Tuesday 29th April. It’s around 2pm in swanky SW1. In a Middle Eastern restaurant the air is thick with spices, convivial chatter and the clinking of plates and cutlery. Two gleaming white vans park in a nearby lane. Ten men and women of varied ethnicities and age make their way to the restaurant, equipped with a strange assortment of mundane and exotic paraphernalia. Smart phones. Clipboards. Black biros. Walkie-talkies. Mobile fingerprint scanners.
Over their short-sleeved navy-blue shirts they are wearing padded bulletproof vests.
This is an immigration raid.
Some customers leave the restaurant. The Immigration Enforcement officers go about their business. “When did you get your British passport?” a young woman officer with a vibrant pink wristwatch asks a restaurant worker, as two of her colleagues gather around her, encircling a small table.
All the paperwork seems to be in order this time. No one from the restaurant is detained.
This is my first close-up view of an immigration raid. It’s a surreal experience, simultaneously menacing and business like.
I was nowhere near the restaurant on Tuesday but I was able to see and hear some of what happened because allies of the Anti-Raids Network intervened in the raid and posted a short film of the events on YouTube. As well as informing the restaurant staff about their right not to answer questions or to show their passports, the vocal protesters followed the Immigration Enforcement officers back to their vans, chanting ‘Racist scum off our streets’. They continued filming while one of the officers filmed them on his mobile phone, walking backwards at times and panning the camera from side- to-side to ensure full coverage of the protestors.
The Anti-Raids Network is one of an increasing number of pro-immigrant activist groups that have developed in Europe and across the globe over the past ten years. The Network is a coalition of London based groups. According to its website, the Network
‘…believes in free movement, and does not differentiate according to nationality, race, or immigration status. We therefore aim to make people aware of their rights in the context of an immigration check, and to support those who are being questioned, raided or arrested by the authorities purely because of the colour of their skin.’
The methods and tactics used by the Network and similar protest groups are varied. Its activities include workshops and ‘bust cards’ that inform people of their rights during an immigration raid. Their use of photographs, film and social media is something more recent, mimicking and subverting the strategies used by UK immigration enforcement that last year included tweeting images of those detained as part of last year’s high profile publicity campaign. One image tweeted from the UK Home Office was of a man being led into the back of a van where another detainee was already seated. The photograph was accompanied by the message “There will be no hiding place for illegal immigrants with the new #ImmigrationBill”
In a recent editorial, for a special issue of the journal Citizenship Studies on immigrant protest, Imogen Tyler and Katarzyna Marciniak suggest that:
‘New media, such as the Internet, 3G mobile video phones, weblogs, social media, and instant messaging, have inordinately strengthened migrant politics. These technologies are employed to co-ordinate the swarming of bodies on the streets, to capture and upload videos of protests and police violence, and to generate publicity for struggles. The advent of these digital communication systems means that protests staged in one physical place are now transmitted across borders so that even smaller scale protests, such as riots, fires, and hunger strikes by immigration detainees, and individual anti-deportation campaigns have the potential to resonate internationally.’ (p.143-44)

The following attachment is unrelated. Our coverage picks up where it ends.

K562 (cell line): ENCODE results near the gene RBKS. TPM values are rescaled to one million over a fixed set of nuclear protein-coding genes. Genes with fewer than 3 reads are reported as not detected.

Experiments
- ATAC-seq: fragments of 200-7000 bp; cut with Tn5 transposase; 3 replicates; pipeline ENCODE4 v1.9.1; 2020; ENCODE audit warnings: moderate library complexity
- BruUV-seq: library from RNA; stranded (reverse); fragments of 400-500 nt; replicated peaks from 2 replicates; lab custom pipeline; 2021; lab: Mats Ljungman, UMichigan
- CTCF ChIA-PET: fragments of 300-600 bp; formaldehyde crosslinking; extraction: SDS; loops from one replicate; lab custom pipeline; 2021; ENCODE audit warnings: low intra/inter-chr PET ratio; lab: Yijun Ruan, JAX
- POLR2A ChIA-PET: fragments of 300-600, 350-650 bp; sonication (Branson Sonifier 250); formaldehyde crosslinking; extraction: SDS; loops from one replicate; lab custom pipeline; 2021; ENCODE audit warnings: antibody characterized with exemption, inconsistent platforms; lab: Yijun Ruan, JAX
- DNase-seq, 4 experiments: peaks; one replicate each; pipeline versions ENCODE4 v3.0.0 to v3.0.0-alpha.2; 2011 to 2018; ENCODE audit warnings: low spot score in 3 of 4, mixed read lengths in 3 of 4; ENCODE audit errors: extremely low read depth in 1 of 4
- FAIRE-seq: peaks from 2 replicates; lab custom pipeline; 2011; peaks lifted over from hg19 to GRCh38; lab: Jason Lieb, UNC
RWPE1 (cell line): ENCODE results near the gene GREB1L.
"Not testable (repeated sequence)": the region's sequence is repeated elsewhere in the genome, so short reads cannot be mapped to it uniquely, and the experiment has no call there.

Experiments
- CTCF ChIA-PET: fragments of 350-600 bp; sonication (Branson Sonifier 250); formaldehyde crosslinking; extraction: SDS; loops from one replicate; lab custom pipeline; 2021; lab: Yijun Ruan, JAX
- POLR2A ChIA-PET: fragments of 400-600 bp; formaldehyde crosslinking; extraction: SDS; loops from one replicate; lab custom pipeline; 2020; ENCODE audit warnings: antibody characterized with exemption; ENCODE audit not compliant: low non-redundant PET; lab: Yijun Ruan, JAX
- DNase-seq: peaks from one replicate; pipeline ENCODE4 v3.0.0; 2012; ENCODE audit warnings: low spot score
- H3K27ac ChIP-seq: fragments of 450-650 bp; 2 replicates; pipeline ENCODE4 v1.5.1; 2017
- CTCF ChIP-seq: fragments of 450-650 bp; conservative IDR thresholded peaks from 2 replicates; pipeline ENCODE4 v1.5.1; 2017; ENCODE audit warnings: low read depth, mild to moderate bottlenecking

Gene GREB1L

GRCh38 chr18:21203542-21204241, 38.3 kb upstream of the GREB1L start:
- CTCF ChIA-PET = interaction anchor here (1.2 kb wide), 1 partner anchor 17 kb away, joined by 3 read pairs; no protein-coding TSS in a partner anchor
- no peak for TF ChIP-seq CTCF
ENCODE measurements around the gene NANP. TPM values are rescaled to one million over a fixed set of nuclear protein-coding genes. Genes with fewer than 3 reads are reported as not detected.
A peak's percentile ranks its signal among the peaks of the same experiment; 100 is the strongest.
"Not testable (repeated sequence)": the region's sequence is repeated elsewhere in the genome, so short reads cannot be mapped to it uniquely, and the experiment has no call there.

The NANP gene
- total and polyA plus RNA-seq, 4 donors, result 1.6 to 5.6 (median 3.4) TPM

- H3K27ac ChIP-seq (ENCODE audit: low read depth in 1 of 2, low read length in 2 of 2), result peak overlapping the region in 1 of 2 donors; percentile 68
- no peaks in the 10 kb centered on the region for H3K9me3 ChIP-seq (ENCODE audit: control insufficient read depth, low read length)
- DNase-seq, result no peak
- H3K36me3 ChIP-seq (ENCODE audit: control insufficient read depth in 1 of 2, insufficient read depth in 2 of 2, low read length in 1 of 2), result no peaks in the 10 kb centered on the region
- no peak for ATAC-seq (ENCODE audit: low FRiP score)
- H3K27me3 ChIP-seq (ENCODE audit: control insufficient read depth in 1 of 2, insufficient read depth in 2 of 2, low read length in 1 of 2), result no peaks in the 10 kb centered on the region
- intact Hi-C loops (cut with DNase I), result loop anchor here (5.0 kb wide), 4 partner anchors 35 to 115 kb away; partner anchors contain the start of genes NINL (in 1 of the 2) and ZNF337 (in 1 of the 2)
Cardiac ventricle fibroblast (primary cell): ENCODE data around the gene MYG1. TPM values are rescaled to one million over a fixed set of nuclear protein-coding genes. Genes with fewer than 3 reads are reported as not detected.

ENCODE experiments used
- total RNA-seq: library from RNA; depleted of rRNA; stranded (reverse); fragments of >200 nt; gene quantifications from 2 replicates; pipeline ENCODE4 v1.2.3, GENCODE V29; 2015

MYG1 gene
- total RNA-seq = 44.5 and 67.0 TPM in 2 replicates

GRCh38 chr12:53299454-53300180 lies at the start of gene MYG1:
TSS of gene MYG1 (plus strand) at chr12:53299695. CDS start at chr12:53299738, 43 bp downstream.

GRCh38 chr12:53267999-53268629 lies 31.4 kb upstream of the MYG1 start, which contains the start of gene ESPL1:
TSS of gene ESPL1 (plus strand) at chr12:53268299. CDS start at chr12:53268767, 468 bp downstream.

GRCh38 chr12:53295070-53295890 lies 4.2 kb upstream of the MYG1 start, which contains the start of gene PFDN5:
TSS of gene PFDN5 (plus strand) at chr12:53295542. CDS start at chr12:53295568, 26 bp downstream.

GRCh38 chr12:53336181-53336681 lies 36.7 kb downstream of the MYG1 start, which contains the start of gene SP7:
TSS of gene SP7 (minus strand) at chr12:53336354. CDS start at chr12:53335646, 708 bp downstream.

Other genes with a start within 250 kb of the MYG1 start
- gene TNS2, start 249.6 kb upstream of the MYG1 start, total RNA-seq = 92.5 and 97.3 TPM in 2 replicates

The audio-visual recording and archiving of immigration raids by protesters in the UK marks a new visual economy and aesthetics of global immigration politics that is producing rather than simply preserving history. For years immigration raids have been brought into the public eye through stories based upon competing and fallible memories. Many have been forgotten or lie hidden in the folds of bureaucratic files or feelings of shame. These newer practices may hold greater potential for eliciting transnational connections and coverage but they are by no means free of their own challenging questions and paradoxes. Does the reassurance of a virtual online archive help us to forget rather than remember? Or more prosaically, what is the layered geo-social politics and potential that inheres in the calling of immigration officers of colour ‘racist scum’?
There is another important facet of the interventions that these online activist archives make that is more challenging to name and to research. This stems from the ways in which audio-visual media create and evoke something of the sensory drama of the reconfiguring of our ordinary spaces during immigration raids. They gesture towards what the anthropologist Kathleen Stewart sees as the emotional ephemera of ‘atmospheres’ that can open up new ‘small worlds’ (p.511).
Later the restaurant returns to some appearance of normality. The kitchen will resume its temporal rhythms. Customers will dither over which delicacies to choose from the menu. Friends and families will exchange intimacies. Few, if any, will have a sense of what happened earlier. For those of us who witnessed the raid and who might see similar events caught on camera in the future, I wonder how the experience of eating out might change. If only fleetingly.